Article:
The United Kingdom is set to leave the European Union in March 2019. Our research suggests that all likely Brexit outcomes will entail an economic cost for the UK, and these costs would be unevenly spread across different sectors and regions.
The UK’s membership in the EU means that the country enjoys a frictionless trade arrangement embodied in the EU single market and customs union. After exit, barriers to trade in goods and services would increase while labor mobility would fall.
This matters because the EU is the UK’s largest trading partner, accounting for nearly half of the UK’s trade in goods and services. For example, 56 percent of cars produced in the UK are exported to the EU and about ¼ of UK-produced financial services are related to EU clients.
A frictionless border has enabled UK firms to specialize in activities in which they have comparative advantage and the greatest value added. EU membership had also stimulated foreign direct investment as firms invested in the UK as a base to access the single market, while free labor mobility enabled the UK to hire talent from across the EU.
The costs of different Brexit outcomes
Leaving the EU will inevitably reduce or eliminate some of the benefits of frictionless trade. Our study estimates the potential impact from higher trade barriers, lower migration, and lower FDI flows for each economic sector in the UK. For simplicity, we assume that trading relations with non-EU countries remain unchanged.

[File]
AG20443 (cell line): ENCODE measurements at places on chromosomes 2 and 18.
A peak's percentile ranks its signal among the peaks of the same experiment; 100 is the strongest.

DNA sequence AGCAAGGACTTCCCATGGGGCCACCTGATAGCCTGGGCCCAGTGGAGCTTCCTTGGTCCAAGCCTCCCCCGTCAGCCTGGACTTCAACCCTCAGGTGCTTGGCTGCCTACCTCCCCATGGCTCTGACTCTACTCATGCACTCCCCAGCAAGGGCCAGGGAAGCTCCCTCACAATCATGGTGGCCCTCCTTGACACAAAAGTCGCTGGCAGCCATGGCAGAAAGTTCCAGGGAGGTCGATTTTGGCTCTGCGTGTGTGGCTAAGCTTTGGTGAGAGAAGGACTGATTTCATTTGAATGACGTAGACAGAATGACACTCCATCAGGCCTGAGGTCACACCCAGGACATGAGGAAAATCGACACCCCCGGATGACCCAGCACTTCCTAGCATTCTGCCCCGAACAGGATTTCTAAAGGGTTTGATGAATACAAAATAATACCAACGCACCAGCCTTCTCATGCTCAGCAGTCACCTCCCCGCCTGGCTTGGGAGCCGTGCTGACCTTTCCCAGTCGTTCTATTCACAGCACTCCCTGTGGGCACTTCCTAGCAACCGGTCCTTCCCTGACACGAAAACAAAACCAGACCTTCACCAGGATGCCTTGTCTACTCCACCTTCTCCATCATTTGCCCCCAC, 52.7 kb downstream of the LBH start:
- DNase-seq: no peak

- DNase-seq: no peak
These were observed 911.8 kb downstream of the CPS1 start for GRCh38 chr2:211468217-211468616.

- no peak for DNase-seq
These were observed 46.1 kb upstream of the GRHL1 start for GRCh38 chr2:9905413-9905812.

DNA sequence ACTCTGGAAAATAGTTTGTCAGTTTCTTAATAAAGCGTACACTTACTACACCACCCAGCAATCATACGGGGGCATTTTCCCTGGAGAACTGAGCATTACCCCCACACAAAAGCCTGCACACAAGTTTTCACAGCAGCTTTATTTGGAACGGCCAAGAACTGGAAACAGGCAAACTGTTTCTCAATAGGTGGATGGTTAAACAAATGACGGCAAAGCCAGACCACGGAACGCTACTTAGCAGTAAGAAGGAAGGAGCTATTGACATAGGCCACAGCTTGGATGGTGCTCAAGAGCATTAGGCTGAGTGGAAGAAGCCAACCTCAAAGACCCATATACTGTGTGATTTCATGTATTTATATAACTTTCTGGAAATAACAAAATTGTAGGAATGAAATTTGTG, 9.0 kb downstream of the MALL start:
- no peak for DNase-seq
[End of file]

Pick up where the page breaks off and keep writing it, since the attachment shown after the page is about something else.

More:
The EU is the UK’s largest trading partner, accounting for nearly half of the UK’s trade in goods and services.
Since the specific nature of the new economic relationship between the UK and the EU is still unknown, we present estimates of the long-term economic impact under two illustrative scenarios for the post-Brexit relationship.
Our estimates of the long-term effects of Brexit on the UK economy are similar to those of other analysts.
The economic impact of the deal agreed at the November 2018 EU summit is not modelled; however, our FTA scenario falls in the spectrum of economic outcomes consistent with the Political Declaration.
The Brexit impact would differ across sectors
Sectors with stronger trade links with the EU, larger increases in either tariffs or non-tariff costs, or greater sensitivity to price changes would be more affected.
What does Brexit mean for employment?
Brexit may usher in a prolonged period of higher structural unemployment, reversing some of the impressive employment gains of recent years, as workers separate from highly-affected industries but move only gradually to less-affected sectors and regions.
Active labor market policies such as retraining and assistance with job placement will be critical to facilitate the relocation of workers. The key is to support workers, not specific industries or jobs. Making credit more easily available to entrepreneurs would also enable people to respond flexibly to the new economic reality and increase their productivity. Efforts to boost housing supply should continue to help workers move from more negatively-affected regions to areas where jobs are more plentiful.